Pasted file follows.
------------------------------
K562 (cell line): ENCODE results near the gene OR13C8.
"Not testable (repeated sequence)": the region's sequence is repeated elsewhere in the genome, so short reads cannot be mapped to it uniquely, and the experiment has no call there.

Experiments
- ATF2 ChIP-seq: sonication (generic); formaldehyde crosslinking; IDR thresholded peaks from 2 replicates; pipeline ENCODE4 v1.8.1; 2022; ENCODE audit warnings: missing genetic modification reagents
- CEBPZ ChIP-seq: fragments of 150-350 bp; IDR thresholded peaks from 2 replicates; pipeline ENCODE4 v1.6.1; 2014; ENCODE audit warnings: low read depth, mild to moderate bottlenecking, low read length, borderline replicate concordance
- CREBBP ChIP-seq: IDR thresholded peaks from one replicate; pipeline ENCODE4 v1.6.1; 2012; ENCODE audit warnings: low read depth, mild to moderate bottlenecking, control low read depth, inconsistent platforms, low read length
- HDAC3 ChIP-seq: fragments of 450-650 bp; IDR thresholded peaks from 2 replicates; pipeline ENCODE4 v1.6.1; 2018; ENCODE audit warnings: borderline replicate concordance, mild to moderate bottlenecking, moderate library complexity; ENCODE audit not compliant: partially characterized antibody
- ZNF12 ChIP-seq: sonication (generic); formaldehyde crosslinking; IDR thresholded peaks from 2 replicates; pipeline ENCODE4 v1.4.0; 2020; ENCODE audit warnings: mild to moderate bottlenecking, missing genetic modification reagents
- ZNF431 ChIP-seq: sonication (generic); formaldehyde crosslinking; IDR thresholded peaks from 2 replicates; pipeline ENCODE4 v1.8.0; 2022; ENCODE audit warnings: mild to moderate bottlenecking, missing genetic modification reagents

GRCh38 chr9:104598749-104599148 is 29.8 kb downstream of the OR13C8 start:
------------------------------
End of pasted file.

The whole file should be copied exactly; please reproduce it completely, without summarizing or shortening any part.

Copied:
K562 (cell line): ENCODE results near the gene OR13C8.
"Not testable (repeated sequence)": the region's sequence is repeated elsewhere in the genome, so short reads cannot be mapped to it uniquely, and the experiment has no call there.

Experiments
- ATF2 ChIP-seq: sonication (generic); formaldehyde crosslinking; IDR thresholded peaks from 2 replicates; pipeline ENCODE4 v1.8.1; 2022; ENCODE audit warnings: missing genetic modification reagents
- CEBPZ ChIP-seq: fragments of 150-350 bp; IDR thresholded peaks from 2 replicates; pipeline ENCODE4 v1.6.1; 2014; ENCODE audit warnings: low read depth, mild to moderate bottlenecking, low read length, borderline replicate concordance
- CREBBP ChIP-seq: IDR thresholded peaks from one replicate; pipeline ENCODE4 v1.6.1; 2012; ENCODE audit warnings: low read depth, mild to moderate bottlenecking, control low read depth, inconsistent platforms, low read length
- HDAC3 ChIP-seq: fragments of 450-650 bp; IDR thresholded peaks from 2 replicates; pipeline ENCODE4 v1.6.1; 2018; ENCODE audit warnings: borderline replicate concordance, mild to moderate bottlenecking, moderate library complexity; ENCODE audit not compliant: partially characterized antibody
- ZNF12 ChIP-seq: sonication (generic); formaldehyde crosslinking; IDR thresholded peaks from 2 replicates; pipeline ENCODE4 v1.4.0; 2020; ENCODE audit warnings: mild to moderate bottlenecking, missing genetic modification reagents
- ZNF431 ChIP-seq: sonication (generic); formaldehyde crosslinking; IDR thresholded peaks from 2 replicates; pipeline ENCODE4 v1.8.0; 2022; ENCODE audit warnings: mild to moderate bottlenecking, missing genetic modification reagents

GRCh38 chr9:104598749-104599148 is 29.8 kb downstream of the OR13C8 start: